Of course, your director, Clark Duke, is an actor as well. Do you notice a difference when working with actor-directors compared to non-actor directors?

Most of the time, it's a luxury when you get to have an actor-director. An actor-director understands that sometimes what's written on the page we can't make happen due to location, other actors or a line just doesn't work. So, in my experience, actor-directors are a lot more creative and flexible with actors. For a first-time director, Clark couldn't have been more precise. I love how he captured the dark comedy-thriller aspect of this film. He was a dream to work with; he really was. He reminded me a lot of when I worked with F. Gary Gray on Set It Off. F. Gary Gray was young and precise in his first time, and he knew exactly what we wanted.

The interior of Her's boathouse was shot at the same location as the exterior, right?

Yes, it was a boathouse in Alabama that we all had to squeeze in and climb up and down on one ladder. We had an amazing crew that showed up on time, but when it got dark, it got dark. (Laughs.) So, we had very early calls, and we'd always try to wrap by sunset. There were only one or two night scenes with Vince (Frog). 

Because of the time that we're living in, I keep thinking about how future generations will perceive this current one. And that got me thinking about time capsules and how you've been a part of work that will survive us all. Do you ever think about how your work will be passed on like this?

That is a great question. I am so blessed that my films are cult classics; they will never go out of style. Every generation embraces and understands a lot of my films from 20 years ago such as Set It Off, Two Can Play That Game and Independence Day. So, I’m very blessed for that. The storylines are timeless. So, in a hundred years, even though they might be floating in the sky or some time warp, I hope they can still set it off.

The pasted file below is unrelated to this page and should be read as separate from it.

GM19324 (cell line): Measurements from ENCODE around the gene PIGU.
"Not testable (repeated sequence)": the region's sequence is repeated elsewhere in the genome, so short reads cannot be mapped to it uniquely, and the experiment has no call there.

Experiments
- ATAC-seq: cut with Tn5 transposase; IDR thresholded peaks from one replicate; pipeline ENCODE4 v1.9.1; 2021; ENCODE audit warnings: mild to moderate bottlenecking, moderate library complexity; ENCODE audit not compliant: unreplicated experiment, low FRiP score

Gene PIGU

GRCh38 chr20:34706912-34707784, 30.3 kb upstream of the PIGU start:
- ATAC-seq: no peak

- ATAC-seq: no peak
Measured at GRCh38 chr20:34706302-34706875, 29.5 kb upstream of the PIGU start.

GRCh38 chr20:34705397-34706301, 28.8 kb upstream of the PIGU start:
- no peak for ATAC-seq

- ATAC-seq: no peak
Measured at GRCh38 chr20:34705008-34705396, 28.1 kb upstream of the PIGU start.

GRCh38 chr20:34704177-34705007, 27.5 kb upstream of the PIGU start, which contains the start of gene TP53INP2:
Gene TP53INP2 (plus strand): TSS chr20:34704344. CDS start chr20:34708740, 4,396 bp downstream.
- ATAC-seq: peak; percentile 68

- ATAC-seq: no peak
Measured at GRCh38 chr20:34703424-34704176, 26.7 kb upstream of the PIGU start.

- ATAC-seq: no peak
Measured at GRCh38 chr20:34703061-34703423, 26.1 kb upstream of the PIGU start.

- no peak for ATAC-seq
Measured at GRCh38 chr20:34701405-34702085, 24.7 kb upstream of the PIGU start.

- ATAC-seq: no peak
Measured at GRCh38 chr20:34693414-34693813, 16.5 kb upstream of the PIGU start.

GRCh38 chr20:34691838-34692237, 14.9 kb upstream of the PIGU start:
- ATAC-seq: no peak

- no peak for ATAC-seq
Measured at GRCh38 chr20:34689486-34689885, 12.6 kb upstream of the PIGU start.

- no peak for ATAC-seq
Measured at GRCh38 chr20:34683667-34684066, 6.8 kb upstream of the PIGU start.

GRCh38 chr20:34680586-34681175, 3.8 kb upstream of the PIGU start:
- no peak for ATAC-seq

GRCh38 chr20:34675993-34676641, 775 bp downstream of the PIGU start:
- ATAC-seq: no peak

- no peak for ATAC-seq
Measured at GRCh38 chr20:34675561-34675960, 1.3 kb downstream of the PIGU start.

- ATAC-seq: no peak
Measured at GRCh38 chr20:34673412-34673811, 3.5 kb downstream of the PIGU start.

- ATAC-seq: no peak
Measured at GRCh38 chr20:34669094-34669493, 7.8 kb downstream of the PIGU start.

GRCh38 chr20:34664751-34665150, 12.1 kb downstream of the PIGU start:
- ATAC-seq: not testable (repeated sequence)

Quentin has been kicking the tires on a third Kill Bill for a while now, and he mentioned it again during his recent press tour. Are you eagerly waiting for the day when Vernita Green is avenged by her daughter, Nikki?

(Laughs.) Oh my gosh, I can't wait. It rears its ugly head every couple of years. They'll say, "So, Vivica, Kill Bill 3, they're trying to make a sequel to all your movies," and I’m like, "I think they're waiting for my daughter to grow up." And then you always hear that Quentin falls in and out of love with Hollywood. He's like, "I'm done, I'm back, I'm done." (Laughs.) So, the latest I've heard is that him and Uma have been talking, and I'd love for them to figure it out. Quentin is great with flashbacks and figuring out some kind of way to make his characters alive again in a film. So, I'm really hoping that Vernita Green gets her revenge.